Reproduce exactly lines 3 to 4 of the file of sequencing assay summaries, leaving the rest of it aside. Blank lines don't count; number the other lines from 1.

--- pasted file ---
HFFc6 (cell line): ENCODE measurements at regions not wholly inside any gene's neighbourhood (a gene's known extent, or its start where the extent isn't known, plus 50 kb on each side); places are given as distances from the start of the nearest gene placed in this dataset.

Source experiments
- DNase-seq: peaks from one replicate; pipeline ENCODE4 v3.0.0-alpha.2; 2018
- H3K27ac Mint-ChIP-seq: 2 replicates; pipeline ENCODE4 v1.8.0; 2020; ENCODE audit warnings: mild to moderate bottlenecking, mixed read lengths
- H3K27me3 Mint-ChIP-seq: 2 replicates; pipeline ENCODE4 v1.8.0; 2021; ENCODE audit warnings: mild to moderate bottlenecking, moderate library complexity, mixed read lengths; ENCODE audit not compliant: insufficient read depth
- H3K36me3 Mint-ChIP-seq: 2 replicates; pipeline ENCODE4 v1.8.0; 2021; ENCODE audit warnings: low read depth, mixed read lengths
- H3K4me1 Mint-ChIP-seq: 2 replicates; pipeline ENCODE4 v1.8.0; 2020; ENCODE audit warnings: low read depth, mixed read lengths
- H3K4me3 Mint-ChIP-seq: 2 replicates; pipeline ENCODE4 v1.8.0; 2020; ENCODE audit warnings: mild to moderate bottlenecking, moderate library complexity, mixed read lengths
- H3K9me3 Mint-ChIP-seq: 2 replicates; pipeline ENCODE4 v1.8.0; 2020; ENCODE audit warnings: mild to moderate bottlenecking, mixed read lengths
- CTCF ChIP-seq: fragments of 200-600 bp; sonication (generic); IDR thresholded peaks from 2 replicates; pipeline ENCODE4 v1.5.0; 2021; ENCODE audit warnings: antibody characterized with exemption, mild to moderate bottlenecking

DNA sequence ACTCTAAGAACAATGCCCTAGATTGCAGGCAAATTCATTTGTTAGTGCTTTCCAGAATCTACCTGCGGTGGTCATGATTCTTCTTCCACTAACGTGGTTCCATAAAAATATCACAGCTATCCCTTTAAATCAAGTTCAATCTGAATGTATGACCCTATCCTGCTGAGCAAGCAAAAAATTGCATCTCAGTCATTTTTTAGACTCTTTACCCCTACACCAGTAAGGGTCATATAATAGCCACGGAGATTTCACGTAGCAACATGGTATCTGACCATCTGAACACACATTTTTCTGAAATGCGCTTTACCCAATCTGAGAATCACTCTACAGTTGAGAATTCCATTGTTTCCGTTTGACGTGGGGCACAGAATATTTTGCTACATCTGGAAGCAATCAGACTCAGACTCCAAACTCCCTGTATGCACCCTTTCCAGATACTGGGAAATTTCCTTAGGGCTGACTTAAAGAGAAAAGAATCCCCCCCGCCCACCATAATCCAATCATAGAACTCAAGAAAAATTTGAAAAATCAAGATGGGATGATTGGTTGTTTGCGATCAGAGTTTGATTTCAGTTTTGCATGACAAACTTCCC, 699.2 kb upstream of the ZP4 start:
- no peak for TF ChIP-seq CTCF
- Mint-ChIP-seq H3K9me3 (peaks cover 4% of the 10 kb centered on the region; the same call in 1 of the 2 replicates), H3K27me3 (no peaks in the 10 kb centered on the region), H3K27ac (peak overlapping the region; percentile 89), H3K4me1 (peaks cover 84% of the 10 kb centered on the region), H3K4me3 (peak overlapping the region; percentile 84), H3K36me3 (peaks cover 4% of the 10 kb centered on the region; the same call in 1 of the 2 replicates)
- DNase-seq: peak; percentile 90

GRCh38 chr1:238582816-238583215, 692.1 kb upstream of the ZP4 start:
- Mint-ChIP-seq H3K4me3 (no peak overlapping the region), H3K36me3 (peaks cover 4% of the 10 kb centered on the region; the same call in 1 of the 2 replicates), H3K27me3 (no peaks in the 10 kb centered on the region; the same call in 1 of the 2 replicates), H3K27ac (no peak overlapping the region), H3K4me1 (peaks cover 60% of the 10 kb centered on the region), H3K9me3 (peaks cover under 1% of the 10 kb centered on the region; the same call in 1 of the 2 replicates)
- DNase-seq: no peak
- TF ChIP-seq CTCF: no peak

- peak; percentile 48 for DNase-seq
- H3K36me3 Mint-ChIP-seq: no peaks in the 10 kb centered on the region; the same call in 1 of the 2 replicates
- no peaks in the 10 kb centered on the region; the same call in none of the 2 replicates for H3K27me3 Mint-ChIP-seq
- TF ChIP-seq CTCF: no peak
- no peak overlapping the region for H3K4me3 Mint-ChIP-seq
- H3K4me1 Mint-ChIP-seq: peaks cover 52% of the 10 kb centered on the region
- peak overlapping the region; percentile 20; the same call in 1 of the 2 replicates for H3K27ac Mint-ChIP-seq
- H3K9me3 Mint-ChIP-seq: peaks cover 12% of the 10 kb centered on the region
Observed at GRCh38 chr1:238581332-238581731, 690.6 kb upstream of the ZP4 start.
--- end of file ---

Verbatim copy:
- DNase-seq: peaks from one replicate; pipeline ENCODE4 v3.0.0-alpha.2; 2018
- H3K27ac Mint-ChIP-seq: 2 replicates; pipeline ENCODE4 v1.8.0; 2020; ENCODE audit warnings: mild to moderate bottlenecking, mixed read lengths